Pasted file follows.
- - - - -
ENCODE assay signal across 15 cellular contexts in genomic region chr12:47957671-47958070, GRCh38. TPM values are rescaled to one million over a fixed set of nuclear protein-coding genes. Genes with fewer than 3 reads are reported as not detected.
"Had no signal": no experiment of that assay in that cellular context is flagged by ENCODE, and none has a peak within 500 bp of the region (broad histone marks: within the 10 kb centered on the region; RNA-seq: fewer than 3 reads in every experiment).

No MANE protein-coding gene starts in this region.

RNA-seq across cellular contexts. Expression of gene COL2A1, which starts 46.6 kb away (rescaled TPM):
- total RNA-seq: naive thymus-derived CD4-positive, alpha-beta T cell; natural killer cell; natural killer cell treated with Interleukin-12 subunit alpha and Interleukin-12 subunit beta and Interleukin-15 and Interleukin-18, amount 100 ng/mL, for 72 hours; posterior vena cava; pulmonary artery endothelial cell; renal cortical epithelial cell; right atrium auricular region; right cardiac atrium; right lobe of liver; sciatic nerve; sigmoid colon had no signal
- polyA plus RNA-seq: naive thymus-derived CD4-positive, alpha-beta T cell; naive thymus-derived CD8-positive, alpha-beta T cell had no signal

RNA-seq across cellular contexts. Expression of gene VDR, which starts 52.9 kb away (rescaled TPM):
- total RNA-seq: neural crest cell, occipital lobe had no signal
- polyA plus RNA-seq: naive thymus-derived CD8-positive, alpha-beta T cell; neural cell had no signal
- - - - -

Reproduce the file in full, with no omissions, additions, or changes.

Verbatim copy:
ENCODE assay signal across 15 cellular contexts in genomic region chr12:47957671-47958070, GRCh38. TPM values are rescaled to one million over a fixed set of nuclear protein-coding genes. Genes with fewer than 3 reads are reported as not detected.
"Had no signal": no experiment of that assay in that cellular context is flagged by ENCODE, and none has a peak within 500 bp of the region (broad histone marks: within the 10 kb centered on the region; RNA-seq: fewer than 3 reads in every experiment).

No MANE protein-coding gene starts in this region.

RNA-seq across cellular contexts. Expression of gene COL2A1, which starts 46.6 kb away (rescaled TPM):
- total RNA-seq: naive thymus-derived CD4-positive, alpha-beta T cell; natural killer cell; natural killer cell treated with Interleukin-12 subunit alpha and Interleukin-12 subunit beta and Interleukin-15 and Interleukin-18, amount 100 ng/mL, for 72 hours; posterior vena cava; pulmonary artery endothelial cell; renal cortical epithelial cell; right atrium auricular region; right cardiac atrium; right lobe of liver; sciatic nerve; sigmoid colon had no signal
- polyA plus RNA-seq: naive thymus-derived CD4-positive, alpha-beta T cell; naive thymus-derived CD8-positive, alpha-beta T cell had no signal

RNA-seq across cellular contexts. Expression of gene VDR, which starts 52.9 kb away (rescaled TPM):
- total RNA-seq: neural crest cell, occipital lobe had no signal
- polyA plus RNA-seq: naive thymus-derived CD8-positive, alpha-beta T cell; neural cell had no signal